4

Certainly there are some characters that have different stroke orders. As for traditional Chinese characters, there are a few radicals that you should watch out for: 糸 In Japanese, the last three strokes are written: middle, left, right. In Chinese, it's left, middle, right. 田 In Japanese, the vertical stroke is written before the last two horizontal ...


4

Some characters indeed have tricky stroke orders even for native speakers (writers?), for instance, 左 is started from the horizontal line but 右 is from the slanted one, and so on. But in your case, it seems to be a simple misunderstanding. I don't know which font you use to browse this site, but typically, 母 and 日 would look like in the image below, ...


4

The primary reason the stroke orders are what they are is that in Japanese, lots of characters are optimised for writing efficiency and/or cursive script. While they seem illogical at first, if you follow these stroke orders, you will eventually start writing more efficiently with less tired hands for longer pieces of writing (while simultaneously ...


3

Does the following explanation help? The logogramme 母 is formed from 女 by adding two dots representing the prominent breasts typical to lactating women (while 女 epitomises a woman tempting a man.) For the record the stroke order for 女 is indicated here -> http://jisho.org/search/%23kanji%20%E5%A5%B3 . So (hopefully) you experience less difficulty in ...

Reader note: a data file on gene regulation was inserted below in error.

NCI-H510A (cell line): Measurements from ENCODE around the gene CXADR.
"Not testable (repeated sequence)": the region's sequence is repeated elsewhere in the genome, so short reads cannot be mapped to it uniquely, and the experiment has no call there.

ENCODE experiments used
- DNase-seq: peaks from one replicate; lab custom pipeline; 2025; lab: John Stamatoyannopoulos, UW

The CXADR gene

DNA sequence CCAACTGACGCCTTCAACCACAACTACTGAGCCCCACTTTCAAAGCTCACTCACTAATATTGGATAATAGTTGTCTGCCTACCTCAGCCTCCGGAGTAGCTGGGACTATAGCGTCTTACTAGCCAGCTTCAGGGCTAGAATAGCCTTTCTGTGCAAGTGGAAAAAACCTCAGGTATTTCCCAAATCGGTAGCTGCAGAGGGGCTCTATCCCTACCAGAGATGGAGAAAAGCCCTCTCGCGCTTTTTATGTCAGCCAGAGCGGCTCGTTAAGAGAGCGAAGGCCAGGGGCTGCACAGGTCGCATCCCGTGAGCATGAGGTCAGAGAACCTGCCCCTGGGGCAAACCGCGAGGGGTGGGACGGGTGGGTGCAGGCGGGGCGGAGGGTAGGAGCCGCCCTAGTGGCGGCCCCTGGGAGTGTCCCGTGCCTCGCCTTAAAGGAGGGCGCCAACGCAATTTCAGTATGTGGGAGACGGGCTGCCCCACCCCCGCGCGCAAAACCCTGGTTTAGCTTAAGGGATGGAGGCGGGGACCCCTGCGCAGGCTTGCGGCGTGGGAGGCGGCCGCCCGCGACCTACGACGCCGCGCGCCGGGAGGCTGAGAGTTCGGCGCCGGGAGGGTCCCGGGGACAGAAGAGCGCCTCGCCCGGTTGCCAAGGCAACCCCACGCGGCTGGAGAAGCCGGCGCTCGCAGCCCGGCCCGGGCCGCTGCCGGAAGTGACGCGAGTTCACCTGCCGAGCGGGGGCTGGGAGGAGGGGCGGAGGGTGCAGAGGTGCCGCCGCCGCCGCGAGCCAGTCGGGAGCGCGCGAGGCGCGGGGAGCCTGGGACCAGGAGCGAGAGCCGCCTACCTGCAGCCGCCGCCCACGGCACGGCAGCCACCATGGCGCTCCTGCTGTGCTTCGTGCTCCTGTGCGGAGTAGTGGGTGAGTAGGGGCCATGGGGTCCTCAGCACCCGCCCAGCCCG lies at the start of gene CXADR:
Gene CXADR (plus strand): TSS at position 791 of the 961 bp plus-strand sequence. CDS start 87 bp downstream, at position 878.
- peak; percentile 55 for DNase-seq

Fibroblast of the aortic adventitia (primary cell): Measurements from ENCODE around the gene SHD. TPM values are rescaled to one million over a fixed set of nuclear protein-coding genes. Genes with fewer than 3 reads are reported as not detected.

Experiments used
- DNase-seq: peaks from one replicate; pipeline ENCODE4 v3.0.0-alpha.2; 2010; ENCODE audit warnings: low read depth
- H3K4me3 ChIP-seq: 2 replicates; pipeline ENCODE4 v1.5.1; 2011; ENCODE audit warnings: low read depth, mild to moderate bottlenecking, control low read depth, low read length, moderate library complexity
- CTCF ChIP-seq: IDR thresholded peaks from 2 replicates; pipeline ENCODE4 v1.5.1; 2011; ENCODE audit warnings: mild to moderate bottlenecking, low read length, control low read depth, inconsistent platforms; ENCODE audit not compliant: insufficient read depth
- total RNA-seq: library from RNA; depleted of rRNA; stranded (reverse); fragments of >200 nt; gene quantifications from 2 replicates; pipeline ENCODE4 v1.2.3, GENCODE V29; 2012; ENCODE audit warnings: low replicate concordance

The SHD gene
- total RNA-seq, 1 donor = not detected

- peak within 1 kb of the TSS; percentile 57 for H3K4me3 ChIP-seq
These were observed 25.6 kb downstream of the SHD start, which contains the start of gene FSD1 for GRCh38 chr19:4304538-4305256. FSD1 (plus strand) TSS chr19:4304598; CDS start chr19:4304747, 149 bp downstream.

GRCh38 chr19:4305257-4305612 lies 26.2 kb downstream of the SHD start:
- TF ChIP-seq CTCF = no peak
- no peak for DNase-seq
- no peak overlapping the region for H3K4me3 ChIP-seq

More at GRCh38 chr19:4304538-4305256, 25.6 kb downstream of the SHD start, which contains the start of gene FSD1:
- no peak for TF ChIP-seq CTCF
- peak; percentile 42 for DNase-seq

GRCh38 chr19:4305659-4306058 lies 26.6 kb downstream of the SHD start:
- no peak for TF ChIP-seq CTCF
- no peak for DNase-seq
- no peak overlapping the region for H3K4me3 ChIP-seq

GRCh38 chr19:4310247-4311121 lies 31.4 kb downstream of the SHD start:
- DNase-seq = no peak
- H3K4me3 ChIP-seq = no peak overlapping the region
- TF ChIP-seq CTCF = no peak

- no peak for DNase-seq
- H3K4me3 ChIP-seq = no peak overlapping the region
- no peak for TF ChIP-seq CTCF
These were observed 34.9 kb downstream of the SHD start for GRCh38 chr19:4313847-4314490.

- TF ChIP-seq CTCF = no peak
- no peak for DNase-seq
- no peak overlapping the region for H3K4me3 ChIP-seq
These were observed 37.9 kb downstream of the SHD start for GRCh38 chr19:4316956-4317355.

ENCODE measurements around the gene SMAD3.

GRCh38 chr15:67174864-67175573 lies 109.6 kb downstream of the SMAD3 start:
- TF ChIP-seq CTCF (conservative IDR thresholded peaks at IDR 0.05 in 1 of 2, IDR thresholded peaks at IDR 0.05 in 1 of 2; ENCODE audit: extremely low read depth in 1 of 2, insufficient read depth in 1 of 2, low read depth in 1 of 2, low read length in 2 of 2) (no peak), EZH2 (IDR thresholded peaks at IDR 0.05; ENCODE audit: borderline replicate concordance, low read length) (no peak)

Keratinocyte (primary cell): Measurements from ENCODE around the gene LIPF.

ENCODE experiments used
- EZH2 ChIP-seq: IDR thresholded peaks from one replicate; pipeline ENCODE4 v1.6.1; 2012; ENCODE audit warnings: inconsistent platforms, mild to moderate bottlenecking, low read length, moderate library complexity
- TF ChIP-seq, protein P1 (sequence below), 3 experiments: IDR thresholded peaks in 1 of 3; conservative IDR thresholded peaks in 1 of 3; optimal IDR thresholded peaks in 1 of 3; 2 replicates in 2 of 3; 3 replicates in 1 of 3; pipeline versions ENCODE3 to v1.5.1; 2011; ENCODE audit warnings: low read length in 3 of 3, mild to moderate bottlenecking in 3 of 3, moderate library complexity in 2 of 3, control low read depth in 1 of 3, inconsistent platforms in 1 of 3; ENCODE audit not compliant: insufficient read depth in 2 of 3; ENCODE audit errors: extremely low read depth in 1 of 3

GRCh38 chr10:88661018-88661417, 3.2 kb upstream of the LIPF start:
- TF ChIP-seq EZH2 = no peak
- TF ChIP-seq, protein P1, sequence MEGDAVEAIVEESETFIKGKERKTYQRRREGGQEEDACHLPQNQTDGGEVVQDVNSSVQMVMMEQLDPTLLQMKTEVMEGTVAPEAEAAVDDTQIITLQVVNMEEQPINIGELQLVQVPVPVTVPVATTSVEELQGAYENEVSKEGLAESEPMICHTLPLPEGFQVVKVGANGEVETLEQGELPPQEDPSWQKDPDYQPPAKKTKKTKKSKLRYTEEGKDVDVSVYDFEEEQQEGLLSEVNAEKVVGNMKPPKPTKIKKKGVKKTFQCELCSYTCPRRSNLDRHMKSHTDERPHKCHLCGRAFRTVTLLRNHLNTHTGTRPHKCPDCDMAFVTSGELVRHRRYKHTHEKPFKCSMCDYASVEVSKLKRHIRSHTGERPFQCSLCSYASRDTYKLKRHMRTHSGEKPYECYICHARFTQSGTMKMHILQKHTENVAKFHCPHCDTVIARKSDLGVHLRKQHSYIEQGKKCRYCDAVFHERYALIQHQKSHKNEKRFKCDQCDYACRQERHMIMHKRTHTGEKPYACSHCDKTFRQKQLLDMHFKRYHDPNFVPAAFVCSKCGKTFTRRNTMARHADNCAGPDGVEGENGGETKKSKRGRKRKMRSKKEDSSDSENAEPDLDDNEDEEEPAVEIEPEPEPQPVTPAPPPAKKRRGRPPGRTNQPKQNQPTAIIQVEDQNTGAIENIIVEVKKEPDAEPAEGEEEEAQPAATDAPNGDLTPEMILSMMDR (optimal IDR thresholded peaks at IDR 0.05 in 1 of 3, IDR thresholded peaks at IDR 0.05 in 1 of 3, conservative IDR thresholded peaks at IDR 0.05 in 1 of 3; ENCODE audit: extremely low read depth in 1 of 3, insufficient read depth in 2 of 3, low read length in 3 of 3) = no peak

3

Firstly, for ね、れ、わ, the second stroke isn't really just a horizontal stroke, so it's unfair to compare it to あ. The second stroke of ね、れ、わ goes on to change direction and curl later on. Try doing the second stroke first then aiming the vertical stroke. Your mileage may vary. Then for も, in its katakana form モ has the horizontal stroke first. I refer you to ...


3

Stroke orders of hiragana are ultimately based on the stroke orders of kanji from which they derived. Unfortunately, each kanji has its own history, and it's hard to generalize how the stroke order of each kanji was determined. Similar-looking kanji can have different stroke orders (see this for example), and these are basically something you have to ...


3

First off, the jisho.org data is not always correct and comes from work by Jim Breen and WWWJDIC. It's valiant work, but it also includes errors. At least according to kakijun.jp, this is primarily a ten stroke character. According to kakijun, the top should be a 亠(ナベブタ)and then a mouth 口 with a stroke drawn through it. The nine-stroke version listed there ...


3

This will only be a partial answer. First off, neither of the two Kanji you named seem to have 衣{ころも} as their radical (部首{ぶしゅ}), but only as a part. The radical of 展 is 尸{しかばね} [1] and that of 壌 is 土{つち} [2]. Here is a list of Kanji with 衣 as their radical. On a side note, 衤 is actually the same radical as 衣. I'm sure you have seen plenty of Kanji with ...


2

To expand on user27280's answer, it also matters whether you ever want to find things in a kanji / hanzi dictionary using stroke count as a lookup index. The 子 character is clearly listed in character dictionaries as having three strokes (such as the Wiktionary entry here, so if you try to look up this character or any of its derivatives, and you only count ...